I really like it when I write myself a list of things to do. And if I need to do something, I like to have several steps I can follow to get the job done. I think this concept is helpful at breaking up large tasks into smaller ones. In fact, I think it can be applied very well when thinking about passive income investing when starting from scratch.
Getting up and running
The first step I’d take if I was making £0 in passive income a month is to simply get myself started. To begin with, I need to look at how much I can afford to invest each month in dividend stocks. I want to look at the end goal (making £500 a month from passive income investing). At the same time, I can’t reach this level for several years, so I want to focus on right now and how much I can put away.
Let’s say I decide on putting away £1,000 a month and can move on to step two. This involves deciding the kind of dividend yield I want to target. Usually, the higher the yield, the more risky the stock. I also need to think about the yield in relation to both the FTSE 100 average, and other passive income investing ideas.
For example, the FTSE 100 average dividend yield at the moment is 3.13%. The highest individual yield is around 9%. So for step two, I’d probably decide to go for a target yield of around 6%. Going for the highest yield is risky as the company may be struggling with a falling share price, artificially pushing the yield up.
Step three now involves looking at the different companies that fit the bill of giving me around a 6% dividend yield. In order to be a truly passive investment, ideally I want to be able to invest in a company and leave my money there for years to come. I don’t want to keep having to buy and sell due to dividend cuts or company-specific issues. This makes step three (that is, doing my homework on which businesses to invest in) very important.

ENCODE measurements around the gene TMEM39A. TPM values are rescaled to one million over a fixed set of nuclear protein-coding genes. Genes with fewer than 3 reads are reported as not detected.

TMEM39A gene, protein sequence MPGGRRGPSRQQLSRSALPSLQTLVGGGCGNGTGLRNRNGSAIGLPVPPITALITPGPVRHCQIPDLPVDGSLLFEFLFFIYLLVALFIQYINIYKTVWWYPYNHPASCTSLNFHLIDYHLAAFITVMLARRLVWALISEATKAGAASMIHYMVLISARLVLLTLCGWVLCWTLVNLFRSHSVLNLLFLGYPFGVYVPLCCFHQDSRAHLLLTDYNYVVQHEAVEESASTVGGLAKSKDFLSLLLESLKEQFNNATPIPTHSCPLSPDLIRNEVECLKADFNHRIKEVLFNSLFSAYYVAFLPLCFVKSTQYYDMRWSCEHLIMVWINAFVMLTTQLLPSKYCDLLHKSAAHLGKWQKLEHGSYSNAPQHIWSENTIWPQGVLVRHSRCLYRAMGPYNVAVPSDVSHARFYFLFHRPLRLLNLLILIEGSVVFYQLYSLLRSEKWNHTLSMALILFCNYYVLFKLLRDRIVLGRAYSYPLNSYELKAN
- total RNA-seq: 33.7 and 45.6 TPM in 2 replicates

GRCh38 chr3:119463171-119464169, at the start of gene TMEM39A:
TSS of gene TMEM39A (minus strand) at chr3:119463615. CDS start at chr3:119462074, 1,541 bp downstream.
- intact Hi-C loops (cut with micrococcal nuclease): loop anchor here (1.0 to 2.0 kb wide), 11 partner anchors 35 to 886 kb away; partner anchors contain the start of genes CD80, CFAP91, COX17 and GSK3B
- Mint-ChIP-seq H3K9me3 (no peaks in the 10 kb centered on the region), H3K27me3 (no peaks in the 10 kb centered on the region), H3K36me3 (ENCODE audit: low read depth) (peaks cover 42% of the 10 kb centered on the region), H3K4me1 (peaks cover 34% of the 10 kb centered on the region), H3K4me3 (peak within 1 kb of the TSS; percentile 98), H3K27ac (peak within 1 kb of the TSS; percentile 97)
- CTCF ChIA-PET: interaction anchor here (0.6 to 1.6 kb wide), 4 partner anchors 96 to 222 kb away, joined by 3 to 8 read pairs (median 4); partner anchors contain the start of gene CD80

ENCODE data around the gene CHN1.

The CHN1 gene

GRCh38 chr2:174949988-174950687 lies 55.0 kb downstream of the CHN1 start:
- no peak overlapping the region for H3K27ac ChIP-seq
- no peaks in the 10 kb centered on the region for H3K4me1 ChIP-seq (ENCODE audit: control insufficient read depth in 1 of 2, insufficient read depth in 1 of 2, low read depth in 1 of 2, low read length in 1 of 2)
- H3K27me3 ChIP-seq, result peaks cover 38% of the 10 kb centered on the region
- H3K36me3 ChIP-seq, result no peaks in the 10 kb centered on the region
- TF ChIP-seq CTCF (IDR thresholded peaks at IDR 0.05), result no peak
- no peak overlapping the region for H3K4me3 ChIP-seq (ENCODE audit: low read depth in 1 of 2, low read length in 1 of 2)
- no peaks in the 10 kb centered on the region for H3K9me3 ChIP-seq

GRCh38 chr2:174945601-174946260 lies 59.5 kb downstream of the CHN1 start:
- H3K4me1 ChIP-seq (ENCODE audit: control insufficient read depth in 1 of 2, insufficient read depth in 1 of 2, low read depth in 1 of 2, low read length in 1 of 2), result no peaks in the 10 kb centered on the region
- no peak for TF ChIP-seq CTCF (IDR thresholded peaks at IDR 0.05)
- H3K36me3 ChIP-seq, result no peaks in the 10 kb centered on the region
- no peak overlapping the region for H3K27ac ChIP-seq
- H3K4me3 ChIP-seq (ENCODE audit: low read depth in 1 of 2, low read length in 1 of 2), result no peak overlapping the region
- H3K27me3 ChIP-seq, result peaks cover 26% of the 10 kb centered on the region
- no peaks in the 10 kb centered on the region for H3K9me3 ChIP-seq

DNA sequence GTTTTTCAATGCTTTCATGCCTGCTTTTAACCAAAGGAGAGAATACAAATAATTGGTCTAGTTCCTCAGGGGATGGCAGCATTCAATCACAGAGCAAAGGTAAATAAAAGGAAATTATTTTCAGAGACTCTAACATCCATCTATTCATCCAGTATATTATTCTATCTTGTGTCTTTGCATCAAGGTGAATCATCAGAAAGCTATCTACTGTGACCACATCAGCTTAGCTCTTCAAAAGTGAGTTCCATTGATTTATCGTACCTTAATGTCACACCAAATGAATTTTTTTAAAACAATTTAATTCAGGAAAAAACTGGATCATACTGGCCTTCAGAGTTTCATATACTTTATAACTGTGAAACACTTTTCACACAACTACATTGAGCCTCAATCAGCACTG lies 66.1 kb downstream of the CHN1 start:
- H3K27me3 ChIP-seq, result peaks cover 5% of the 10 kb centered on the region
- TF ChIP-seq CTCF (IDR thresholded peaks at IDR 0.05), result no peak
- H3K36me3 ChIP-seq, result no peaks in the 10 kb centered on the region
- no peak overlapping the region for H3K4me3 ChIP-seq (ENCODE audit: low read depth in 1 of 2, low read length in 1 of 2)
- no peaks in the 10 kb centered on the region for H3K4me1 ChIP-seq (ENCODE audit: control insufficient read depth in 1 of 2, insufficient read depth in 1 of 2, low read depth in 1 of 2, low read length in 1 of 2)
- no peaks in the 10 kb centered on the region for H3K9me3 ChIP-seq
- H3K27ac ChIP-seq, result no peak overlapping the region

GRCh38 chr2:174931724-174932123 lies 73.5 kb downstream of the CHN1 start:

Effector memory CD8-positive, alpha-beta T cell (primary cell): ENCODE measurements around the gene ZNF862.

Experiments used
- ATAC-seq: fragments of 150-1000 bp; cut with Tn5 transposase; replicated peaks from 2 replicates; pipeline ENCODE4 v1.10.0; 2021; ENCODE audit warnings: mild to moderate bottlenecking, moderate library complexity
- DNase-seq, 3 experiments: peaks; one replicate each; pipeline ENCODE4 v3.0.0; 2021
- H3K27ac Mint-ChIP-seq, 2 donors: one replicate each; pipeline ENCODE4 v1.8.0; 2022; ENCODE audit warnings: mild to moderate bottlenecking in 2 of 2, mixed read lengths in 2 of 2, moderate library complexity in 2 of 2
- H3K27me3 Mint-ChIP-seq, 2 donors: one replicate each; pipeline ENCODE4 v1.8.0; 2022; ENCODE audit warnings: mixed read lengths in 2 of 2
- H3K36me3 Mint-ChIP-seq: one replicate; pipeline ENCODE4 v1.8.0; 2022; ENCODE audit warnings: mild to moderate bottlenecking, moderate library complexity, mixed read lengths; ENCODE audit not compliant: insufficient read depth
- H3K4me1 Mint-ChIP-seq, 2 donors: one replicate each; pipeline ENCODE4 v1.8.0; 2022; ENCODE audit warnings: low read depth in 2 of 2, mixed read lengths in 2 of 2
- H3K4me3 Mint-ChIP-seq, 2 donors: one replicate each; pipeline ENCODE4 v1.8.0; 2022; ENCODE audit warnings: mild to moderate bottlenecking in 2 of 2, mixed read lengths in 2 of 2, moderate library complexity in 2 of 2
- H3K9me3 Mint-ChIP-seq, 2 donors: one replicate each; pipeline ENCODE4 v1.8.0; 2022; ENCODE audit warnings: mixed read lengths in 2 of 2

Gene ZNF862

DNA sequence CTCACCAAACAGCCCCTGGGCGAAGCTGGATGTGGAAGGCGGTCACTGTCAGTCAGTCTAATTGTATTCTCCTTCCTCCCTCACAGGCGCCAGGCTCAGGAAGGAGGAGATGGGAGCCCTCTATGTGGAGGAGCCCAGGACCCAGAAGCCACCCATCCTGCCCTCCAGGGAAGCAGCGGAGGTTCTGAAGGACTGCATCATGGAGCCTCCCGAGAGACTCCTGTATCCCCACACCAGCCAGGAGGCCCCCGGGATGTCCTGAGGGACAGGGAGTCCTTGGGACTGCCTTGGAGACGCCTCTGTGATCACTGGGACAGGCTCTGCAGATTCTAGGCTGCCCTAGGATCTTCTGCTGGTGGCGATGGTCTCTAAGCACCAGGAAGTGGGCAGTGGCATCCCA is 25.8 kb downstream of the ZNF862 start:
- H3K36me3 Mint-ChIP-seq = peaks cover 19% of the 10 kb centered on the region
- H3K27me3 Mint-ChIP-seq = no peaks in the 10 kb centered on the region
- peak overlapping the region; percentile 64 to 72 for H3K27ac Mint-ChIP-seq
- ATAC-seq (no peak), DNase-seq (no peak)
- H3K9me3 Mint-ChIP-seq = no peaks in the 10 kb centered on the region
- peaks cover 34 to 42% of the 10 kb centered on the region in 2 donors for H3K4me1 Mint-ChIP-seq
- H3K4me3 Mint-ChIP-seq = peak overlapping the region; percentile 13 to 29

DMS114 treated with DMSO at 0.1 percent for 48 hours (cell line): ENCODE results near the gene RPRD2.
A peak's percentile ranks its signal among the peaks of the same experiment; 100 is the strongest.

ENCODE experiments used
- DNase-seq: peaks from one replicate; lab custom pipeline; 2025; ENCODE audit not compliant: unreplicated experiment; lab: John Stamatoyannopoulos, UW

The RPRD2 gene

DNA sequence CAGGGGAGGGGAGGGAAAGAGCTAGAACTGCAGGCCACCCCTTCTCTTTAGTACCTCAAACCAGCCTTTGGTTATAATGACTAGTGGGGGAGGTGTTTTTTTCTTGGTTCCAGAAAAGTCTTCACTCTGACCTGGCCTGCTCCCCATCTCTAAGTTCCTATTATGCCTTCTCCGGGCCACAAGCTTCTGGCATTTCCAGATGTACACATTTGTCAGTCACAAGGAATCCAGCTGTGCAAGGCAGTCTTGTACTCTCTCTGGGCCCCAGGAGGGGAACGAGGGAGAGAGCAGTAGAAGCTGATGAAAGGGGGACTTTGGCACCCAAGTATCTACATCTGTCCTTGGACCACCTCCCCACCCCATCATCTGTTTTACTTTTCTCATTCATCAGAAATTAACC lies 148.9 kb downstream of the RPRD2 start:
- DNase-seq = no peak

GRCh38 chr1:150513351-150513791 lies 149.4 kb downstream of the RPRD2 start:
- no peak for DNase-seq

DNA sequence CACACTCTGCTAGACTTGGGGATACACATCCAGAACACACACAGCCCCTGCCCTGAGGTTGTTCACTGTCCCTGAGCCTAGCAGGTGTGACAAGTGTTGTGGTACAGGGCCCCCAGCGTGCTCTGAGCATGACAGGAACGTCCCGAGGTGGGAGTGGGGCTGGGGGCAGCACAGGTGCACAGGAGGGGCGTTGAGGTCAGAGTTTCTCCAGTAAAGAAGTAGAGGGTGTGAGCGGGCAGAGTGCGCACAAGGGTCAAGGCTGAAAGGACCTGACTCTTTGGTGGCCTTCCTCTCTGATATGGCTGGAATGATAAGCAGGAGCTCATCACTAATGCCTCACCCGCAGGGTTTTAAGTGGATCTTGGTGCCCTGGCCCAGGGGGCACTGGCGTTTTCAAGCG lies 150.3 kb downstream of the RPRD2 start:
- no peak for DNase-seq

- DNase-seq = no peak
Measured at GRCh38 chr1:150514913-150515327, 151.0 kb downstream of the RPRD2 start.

Passive income investing conclusions
After deciding and buying the group of stocks, there’s one final ongoing step in my passive income investing timeline. This involves ensuring I keep up my regular investments of £1,000 a month. It also involves reinvesting the dividends I receive, to enable me to get to my goal of £500 a month in dividend income quicker.
So how long should it take me to go from £0 to £500 a month in income? Steps one-to-three can be done in a few days, depending on how much time I can devote to the research. Assuming I start investing the £1,000 in month one, I’ll get to my goal of averaging £500 a month in passive income around halfway through year seven.
But I have to remember that my 6% growth isn’t guaranteed. Stocks can go down and. dividends can be cut. So I need to be prepared for it to take longer than seven years. At least I should be able to assume I won’t have to wait 30 years to achieve my goal.
It’s also good for me to remember that although step four is ongoing, I can get up and running with passive income investing in a relatively short period of time.
The post Passive income investing: my 4 steps to go from £0 to £500 a month appeared first on The Motley Fool UK.
jonathansmith1 has no position in any of the shares mentioned. The Motley Fool UK has no position in any of the shares mentioned. Views expressed on the companies mentioned in this article are those of the writer and therefore may differ from the official recommendations we make in our subscription services such as Share Advisor, Hidden Winners and Pro. Here at The Motley Fool we believe that considering a diverse range of insights makes us better investors.
Motley Fool UK 2021